1707-10-21 – Engagement at The Lizard

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Hierarchical Path: War of the Spanish Succession (Main Page) >> Battles and Encounters >> 1707-10-21 – Engagement at The Lizard

French victory

Prelude to the Engagement

On 19 October 1707, two French squadrons sailed from Brest under the Chevalier de Forbin and Duguay-Trouin.

On 20 October, a large merchant fleet (130 transports) left Plymouth for Portugal with supplies for the war in Spain. This convoy was escorted by five warships under Commodore Richard Edwards.


no map available

The engagement took place some 40 km west off Lizard Point, in Cornwall.

Description of Events

The naval Battle near Lizard Point, Cornwall on 21 October 1707 - Source: Museum of the History of France

On 21 October, the two French squadrons spotted the large convoy some 40 km off Lizard Point. The French immediately gave chase. The five British warships waited for them to cover the merchant fleet.

When the British commodore realised that his warships were greatly outnumbered and gave the signal to escape. However, Duguay-Trouin's Squadron, which was at the head of the French fleet, decided to engage the retiring ships. He ordered the Achille (64), the Jason (58) and the Amazone (42) to attack and board the Royal Oak (70) and the Chester (50). Duguay-Trouin also instructed the captain of the Gloire (38) to follow and support them.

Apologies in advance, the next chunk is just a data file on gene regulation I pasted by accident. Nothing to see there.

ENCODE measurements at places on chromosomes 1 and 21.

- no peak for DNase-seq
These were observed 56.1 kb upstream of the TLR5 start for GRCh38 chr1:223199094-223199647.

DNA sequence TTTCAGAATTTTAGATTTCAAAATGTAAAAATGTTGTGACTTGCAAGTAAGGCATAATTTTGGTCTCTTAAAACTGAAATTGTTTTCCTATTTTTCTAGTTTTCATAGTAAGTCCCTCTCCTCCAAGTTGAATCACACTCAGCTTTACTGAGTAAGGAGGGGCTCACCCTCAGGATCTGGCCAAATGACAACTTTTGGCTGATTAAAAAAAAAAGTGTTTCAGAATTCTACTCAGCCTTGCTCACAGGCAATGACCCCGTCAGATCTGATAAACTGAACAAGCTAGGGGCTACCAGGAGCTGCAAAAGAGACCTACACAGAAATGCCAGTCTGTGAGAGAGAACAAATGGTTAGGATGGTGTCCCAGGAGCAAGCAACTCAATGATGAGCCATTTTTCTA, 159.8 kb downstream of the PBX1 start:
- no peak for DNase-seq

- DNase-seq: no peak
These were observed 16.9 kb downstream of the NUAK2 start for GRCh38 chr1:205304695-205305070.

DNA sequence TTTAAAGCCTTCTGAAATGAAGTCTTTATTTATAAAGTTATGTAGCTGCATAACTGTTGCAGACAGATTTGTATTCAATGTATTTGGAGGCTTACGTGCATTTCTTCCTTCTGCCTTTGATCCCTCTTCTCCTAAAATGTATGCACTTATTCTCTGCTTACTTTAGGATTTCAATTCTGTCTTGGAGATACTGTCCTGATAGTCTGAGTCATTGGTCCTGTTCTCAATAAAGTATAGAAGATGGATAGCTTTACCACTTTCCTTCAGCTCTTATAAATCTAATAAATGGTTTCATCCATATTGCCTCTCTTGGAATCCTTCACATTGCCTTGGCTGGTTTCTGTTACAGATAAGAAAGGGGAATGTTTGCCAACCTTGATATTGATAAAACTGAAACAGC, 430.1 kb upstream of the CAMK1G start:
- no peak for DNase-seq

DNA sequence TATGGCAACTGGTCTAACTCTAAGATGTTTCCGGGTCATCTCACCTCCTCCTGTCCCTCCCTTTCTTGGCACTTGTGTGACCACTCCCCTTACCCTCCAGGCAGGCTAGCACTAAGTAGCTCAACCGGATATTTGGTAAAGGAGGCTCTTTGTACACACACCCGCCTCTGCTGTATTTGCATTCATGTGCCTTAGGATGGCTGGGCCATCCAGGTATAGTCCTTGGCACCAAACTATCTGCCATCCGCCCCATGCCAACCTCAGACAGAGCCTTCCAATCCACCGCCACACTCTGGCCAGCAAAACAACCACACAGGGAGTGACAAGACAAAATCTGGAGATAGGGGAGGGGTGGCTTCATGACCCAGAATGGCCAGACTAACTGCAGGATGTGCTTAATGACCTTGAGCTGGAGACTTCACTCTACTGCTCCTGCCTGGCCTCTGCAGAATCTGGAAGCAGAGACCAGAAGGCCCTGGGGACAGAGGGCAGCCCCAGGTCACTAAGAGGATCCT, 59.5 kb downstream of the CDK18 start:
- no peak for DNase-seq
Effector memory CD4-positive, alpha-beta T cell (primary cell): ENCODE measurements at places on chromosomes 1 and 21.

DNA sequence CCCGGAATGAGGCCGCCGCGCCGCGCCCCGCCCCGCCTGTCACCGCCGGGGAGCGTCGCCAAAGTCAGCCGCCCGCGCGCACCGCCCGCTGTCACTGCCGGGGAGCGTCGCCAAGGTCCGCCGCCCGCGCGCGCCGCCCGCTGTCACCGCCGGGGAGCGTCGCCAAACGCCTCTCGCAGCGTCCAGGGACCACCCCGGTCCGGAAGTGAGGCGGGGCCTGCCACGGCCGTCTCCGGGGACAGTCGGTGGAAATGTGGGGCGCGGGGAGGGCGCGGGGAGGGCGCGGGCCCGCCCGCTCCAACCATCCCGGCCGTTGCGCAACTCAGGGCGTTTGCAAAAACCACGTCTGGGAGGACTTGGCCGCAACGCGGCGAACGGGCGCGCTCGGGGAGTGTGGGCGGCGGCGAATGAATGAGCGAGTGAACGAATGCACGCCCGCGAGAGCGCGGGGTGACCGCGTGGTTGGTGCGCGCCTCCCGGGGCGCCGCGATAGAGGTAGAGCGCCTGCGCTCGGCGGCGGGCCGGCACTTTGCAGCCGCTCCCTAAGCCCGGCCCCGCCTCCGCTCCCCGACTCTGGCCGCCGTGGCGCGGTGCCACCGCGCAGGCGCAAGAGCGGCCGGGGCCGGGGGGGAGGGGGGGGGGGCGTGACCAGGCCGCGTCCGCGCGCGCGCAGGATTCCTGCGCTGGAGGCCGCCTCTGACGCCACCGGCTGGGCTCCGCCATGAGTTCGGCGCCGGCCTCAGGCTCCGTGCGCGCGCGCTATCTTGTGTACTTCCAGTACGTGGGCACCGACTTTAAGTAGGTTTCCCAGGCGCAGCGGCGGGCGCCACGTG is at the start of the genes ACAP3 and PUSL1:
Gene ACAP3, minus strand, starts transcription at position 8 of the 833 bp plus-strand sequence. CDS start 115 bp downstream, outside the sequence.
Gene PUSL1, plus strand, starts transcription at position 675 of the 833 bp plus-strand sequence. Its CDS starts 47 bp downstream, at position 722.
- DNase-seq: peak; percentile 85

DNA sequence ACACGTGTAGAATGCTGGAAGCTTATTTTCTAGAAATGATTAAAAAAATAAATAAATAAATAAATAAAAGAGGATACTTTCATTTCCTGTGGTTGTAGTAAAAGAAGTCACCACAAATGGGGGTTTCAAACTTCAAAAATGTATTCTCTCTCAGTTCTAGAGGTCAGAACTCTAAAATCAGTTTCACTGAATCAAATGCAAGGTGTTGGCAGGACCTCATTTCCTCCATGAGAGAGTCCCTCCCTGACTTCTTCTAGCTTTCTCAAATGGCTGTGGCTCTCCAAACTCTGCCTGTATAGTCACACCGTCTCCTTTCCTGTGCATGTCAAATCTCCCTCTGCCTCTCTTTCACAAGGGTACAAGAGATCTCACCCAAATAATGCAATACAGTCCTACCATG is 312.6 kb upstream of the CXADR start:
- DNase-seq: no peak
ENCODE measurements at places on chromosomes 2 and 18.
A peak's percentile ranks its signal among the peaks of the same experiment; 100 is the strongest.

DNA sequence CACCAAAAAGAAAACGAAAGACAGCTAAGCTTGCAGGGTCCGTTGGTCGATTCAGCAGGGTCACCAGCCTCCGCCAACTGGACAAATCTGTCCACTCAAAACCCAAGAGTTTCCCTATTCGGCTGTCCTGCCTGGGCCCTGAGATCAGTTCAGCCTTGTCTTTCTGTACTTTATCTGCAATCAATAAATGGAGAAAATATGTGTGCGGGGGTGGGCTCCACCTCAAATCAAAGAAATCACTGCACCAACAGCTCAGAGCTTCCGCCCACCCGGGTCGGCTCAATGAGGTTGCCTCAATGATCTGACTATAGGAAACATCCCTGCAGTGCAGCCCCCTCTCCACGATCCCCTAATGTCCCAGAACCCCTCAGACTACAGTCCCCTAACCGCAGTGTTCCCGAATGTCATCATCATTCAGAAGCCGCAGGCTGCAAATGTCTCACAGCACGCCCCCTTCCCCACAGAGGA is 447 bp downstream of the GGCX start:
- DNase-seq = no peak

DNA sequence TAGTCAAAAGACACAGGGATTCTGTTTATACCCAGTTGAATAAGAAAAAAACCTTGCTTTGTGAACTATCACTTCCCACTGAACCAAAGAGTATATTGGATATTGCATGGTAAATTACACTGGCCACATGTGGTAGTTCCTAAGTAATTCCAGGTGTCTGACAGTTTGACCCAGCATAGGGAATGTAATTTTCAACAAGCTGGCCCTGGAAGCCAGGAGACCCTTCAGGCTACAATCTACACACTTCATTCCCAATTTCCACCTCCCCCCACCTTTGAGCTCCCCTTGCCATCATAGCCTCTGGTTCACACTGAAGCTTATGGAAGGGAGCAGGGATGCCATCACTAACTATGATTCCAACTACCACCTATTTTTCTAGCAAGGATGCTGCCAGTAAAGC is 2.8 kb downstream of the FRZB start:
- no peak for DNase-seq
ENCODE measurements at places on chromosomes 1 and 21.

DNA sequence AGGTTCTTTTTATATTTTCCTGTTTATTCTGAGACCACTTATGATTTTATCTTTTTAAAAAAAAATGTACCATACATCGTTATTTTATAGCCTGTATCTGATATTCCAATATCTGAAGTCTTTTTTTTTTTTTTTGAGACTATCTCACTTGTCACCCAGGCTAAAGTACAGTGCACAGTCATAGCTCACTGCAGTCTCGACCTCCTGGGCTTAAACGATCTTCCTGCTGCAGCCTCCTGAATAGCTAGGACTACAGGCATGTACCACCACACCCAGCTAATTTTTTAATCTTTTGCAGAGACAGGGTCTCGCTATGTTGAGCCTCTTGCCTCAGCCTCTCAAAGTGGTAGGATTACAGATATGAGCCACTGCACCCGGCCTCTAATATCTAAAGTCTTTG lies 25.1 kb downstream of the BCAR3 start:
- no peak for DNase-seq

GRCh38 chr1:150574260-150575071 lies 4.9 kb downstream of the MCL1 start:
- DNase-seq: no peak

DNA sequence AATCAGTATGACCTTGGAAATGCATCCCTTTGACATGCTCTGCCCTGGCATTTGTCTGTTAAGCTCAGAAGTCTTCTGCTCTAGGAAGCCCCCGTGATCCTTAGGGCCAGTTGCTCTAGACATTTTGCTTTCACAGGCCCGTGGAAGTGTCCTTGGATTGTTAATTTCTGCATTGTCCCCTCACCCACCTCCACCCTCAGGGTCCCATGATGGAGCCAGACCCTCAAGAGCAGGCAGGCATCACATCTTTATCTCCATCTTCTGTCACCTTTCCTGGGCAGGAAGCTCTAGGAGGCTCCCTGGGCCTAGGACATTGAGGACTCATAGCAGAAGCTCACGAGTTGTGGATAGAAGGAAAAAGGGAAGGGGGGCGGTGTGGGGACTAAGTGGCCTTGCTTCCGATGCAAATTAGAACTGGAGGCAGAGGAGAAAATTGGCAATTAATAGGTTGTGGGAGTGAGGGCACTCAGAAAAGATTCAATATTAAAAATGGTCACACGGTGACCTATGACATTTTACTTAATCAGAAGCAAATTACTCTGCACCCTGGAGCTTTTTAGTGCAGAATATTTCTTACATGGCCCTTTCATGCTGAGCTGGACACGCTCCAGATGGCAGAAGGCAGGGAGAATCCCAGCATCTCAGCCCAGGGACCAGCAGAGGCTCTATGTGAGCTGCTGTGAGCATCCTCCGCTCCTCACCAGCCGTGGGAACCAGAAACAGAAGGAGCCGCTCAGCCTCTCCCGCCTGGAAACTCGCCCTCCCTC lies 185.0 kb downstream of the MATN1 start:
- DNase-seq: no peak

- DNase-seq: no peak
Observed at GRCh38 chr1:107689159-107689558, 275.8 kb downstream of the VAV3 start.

Meanwhile, the Maure (50) and the Blackwall (54) prepared to attack the Devonshire (80) and the Ruby (50).

The Lys (72) cannonaded the Cumberland (80) who was then attacked by the Gloire (38). With 200 men out of combat, the Cumberland surrendered to the Lys.

The Devonshire (80) opposed a fierce resistance but she soon caught fire and exploded, only three men escaping out of 500.

The Royal Oak (70) escaped but was pursued and boarded by the Achille (64). The latter lost 120 men in an explosion on board and disengaged to fight the fire, and the Royal Oak managed to escape into Kinsale with a few merchantmen.

The Chester (50) fought the Jason (58) and the Amazone (42) but was forced to surrender. The Ruby (50) had the same fate in her combat with the Maure (50) and the Mars (54), who had finally joined the fight.


In addition to three British warships, the French captured 15 transports carrying troops.

Order of Battle

British Order of Battle

Commander-in-chief: Commodore Richard Edwards

  • Cumberland (80), flagship of Commodore Richard Edwards
  • Devonshire (80), captain John Watkins
  • Royal Oak (70) Captain Baron Wylde
  • Chester (50), Captain John Balchen
  • Ruby (50), Captain The Honourable Peregrine Bertie
  • 130 unidentified armed transports

French Order of Battle

Commander-in-chief: Rear-Admiral Chevalier Claude de Forbin assisted by René Duguay-Trouin

Forbin's Squadrons

  • Mars (54), flagship of Rear-Admiral Chevalier de Forbin
  • Blackwall (54), Captain Jean-Alexandre de Tourouvre
  • Salisbury (50), Captain Kerlo de l'Isle
  • Protée (52), Captain Comte de Illiers
  • Jersey (46), Captain François Cornil Bart
  • Griffon (48), Captain Comte de Nangis
  • Dauphine (40), Captain Comte de Roquefeuil
  • Dryade (46), Captain Joris van Crombrugghe

Duguay-Trouin's Squadron

  • Lys (72), flagship of Captain Duguay-Trouin
  • Achille (64), Captain Chevalier de Beauharnois
  • Jason (58), Captain Chevalier de Coursérac
  • Maure (50), Captain Thomas-Auguste Moinerie-Miniac
  • Amazone (42), Lieutenant Joseph de Nesmond de Brie
  • Gloire (38), Captain Chevalier de La Jaille


Castex, Jean-Claude: Dictionnaire des batailles navales franco-anglaises, Les Éditions du Phare-Ouest: 2012, pp. 90-91

Quincy, Marquis de: Histoire Militaire du Règne de Louis Le Grand Roy de France, Vol. 5, Paris 1726, pp. 467-471